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Fed boosts rates another quarter
Greenspan & Co. hint at more "measured" increases. But with rates at 3.25%, is the Fed almost done?
June 30, 2005: 4:52 PM EDT
By Paul R. La Monica, CNN/Money senior writer
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The Federal Reserve raised its target for a key short-term interest rate by a quarter-point. CNN's Susan Lisovicz reports. (June 30)
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NEW YORK (CNN/Money) - The Federal Reserve raised interest rates by a quarter point for the ninth straight time Thursday, a year to the day after its first rate hike, and gave no indication it was through in its campaign to ward off inflation.

In its closely watched statement, the central bank said it would probably keep increasing rates at a "measured" pace. That word, used in every Fed statement since May 2004, means another quarter-point hike is likely when Chairman Alan Greenspan and other Fed policy makers meet again on August 9.

Thursday's quarter-point increase brings the federal funds rate, an overnight bank lending rate, to 3.25 percent, the highest level since shortly before the September 2001 terrorist attacks, up from 1 percent a year ago.

But economists say the Fed now faces a tough challenge. Greenspan and other Fed governors are clearly worried about a possible "bubble" in the real estate market, and some analysts think the central bank will need to keep raising rates to keep that market from overheating.

If it does keep raising rates, however, that could end up hurting economic growth.

To that end, recent signs of weakness in the manufacturing sector and oil prices hovering near record highs have raised some concerns about a looming economic slowdown. Bond guru Bill Gross, who runs the world's largest fixed-income mutual fund, even suggested last week that the Fed may need to lower rates by the end of the year.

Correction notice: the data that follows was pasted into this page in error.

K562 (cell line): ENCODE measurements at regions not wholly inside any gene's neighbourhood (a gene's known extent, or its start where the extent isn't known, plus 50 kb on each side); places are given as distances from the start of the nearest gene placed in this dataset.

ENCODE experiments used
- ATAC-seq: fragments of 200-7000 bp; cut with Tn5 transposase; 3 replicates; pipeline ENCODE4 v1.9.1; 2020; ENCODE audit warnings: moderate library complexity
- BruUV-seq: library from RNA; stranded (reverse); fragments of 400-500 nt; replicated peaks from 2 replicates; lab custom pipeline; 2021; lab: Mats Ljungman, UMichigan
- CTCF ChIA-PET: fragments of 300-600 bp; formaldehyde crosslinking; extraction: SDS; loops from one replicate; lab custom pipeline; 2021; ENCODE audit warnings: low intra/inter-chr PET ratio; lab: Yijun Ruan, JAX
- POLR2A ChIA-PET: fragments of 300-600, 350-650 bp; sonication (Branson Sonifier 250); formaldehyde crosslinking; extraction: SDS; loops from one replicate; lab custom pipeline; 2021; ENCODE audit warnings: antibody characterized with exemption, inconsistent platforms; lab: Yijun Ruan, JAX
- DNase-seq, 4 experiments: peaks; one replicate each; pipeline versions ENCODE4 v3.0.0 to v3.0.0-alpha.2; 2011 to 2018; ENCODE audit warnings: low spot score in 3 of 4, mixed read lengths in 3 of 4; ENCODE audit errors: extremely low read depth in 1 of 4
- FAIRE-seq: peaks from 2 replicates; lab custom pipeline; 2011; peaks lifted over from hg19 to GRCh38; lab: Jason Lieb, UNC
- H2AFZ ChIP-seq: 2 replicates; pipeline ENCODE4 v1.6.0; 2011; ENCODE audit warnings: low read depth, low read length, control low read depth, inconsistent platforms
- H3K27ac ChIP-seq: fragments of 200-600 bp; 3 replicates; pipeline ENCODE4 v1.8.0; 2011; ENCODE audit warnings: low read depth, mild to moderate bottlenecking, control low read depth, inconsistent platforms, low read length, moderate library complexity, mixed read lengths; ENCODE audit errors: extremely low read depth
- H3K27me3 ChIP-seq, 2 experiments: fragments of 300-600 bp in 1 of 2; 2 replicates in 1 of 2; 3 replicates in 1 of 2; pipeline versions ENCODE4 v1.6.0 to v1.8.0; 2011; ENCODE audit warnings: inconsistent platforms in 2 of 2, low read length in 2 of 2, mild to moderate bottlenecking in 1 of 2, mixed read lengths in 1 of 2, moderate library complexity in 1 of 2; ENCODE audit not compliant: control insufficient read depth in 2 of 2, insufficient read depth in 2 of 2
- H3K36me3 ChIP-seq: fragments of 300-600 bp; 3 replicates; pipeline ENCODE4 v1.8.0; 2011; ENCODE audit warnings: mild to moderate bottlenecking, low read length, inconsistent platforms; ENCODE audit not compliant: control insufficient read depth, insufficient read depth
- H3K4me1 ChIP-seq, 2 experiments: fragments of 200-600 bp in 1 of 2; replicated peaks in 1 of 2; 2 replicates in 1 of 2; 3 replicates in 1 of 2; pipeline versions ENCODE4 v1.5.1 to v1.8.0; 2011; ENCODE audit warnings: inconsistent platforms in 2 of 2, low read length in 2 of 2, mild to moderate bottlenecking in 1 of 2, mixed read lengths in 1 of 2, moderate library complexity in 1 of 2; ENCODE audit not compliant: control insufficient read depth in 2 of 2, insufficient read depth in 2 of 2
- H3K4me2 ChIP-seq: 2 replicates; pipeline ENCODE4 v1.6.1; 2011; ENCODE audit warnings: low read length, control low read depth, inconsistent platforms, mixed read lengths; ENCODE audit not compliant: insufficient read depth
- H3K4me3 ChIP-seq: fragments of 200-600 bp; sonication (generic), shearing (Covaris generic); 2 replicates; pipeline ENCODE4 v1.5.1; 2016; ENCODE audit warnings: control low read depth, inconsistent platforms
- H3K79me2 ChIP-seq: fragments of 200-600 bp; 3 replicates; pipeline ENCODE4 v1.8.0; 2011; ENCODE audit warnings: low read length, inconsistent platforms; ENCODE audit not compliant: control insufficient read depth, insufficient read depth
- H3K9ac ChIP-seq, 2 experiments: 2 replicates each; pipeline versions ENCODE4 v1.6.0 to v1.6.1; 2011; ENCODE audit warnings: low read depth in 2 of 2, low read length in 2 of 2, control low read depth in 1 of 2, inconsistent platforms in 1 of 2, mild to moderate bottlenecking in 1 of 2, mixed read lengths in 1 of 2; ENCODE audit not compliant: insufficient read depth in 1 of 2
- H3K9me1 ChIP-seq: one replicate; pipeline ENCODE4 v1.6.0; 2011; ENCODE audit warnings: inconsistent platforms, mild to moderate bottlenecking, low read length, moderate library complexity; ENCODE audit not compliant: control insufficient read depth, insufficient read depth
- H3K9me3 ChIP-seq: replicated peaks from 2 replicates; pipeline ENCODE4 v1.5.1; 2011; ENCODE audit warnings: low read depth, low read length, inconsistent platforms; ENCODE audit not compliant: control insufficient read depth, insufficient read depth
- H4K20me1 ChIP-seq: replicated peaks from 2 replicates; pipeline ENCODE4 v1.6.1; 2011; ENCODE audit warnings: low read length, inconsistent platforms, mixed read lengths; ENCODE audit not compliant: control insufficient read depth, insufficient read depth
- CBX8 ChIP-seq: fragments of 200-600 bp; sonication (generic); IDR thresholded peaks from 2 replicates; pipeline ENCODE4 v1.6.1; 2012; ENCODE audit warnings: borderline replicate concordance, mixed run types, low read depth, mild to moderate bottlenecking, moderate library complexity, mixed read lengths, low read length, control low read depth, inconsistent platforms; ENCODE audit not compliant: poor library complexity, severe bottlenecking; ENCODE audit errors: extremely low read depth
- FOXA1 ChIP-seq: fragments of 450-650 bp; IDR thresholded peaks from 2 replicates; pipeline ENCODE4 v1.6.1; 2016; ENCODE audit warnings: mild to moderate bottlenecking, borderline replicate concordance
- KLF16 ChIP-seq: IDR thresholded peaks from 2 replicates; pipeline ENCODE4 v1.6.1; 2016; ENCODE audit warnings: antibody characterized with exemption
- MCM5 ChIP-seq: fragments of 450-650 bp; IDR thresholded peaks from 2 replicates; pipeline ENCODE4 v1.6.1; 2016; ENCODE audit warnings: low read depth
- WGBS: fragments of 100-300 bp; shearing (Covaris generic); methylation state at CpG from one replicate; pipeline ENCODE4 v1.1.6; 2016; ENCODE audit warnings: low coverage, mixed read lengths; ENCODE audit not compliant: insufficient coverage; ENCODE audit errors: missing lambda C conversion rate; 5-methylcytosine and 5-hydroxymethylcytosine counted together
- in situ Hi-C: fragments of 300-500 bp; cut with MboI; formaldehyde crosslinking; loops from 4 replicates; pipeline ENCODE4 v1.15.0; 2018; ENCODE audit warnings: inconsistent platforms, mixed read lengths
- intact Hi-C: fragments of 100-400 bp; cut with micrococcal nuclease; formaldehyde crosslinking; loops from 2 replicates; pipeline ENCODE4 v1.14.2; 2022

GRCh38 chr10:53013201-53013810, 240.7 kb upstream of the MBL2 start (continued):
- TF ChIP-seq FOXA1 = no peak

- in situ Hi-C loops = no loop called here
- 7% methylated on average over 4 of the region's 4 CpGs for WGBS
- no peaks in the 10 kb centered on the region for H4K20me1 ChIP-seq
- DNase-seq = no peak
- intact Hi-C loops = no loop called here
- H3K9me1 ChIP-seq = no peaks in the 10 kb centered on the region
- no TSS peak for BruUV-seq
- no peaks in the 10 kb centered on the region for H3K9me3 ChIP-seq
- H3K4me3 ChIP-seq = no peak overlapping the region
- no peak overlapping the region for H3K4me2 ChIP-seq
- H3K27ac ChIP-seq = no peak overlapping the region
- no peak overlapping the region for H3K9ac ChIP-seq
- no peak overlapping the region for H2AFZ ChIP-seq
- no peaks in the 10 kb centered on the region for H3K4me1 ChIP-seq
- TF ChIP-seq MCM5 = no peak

That's a minority view, to be sure. But after Thursday's announcement, some economists said the Fed should at least pause in August to make sure that it doesn't risk hurting the economy, especially since long-term bond rates remain relatively low.

"Given the extent of what economic growth could be in the second quarter and the deceleration in inflation, I wouldn't anticipate many more rate hikes," said Kathleen Camilli, president of Camilli Economics, an independent research firm. She thinks the Fed will raise rates in August to 3.5 percent and then pause to assess the impact its rate hikes have had on the economy.

But other analysts said the Fed sent a strong signal that it's not done raising rates just yet. To wit, the Fed acknowledged in its statement that energy prices have risen since its last meeting in May but also said that despite this rise, "the expansion remains firm and labor market conditions continue to improve gradually."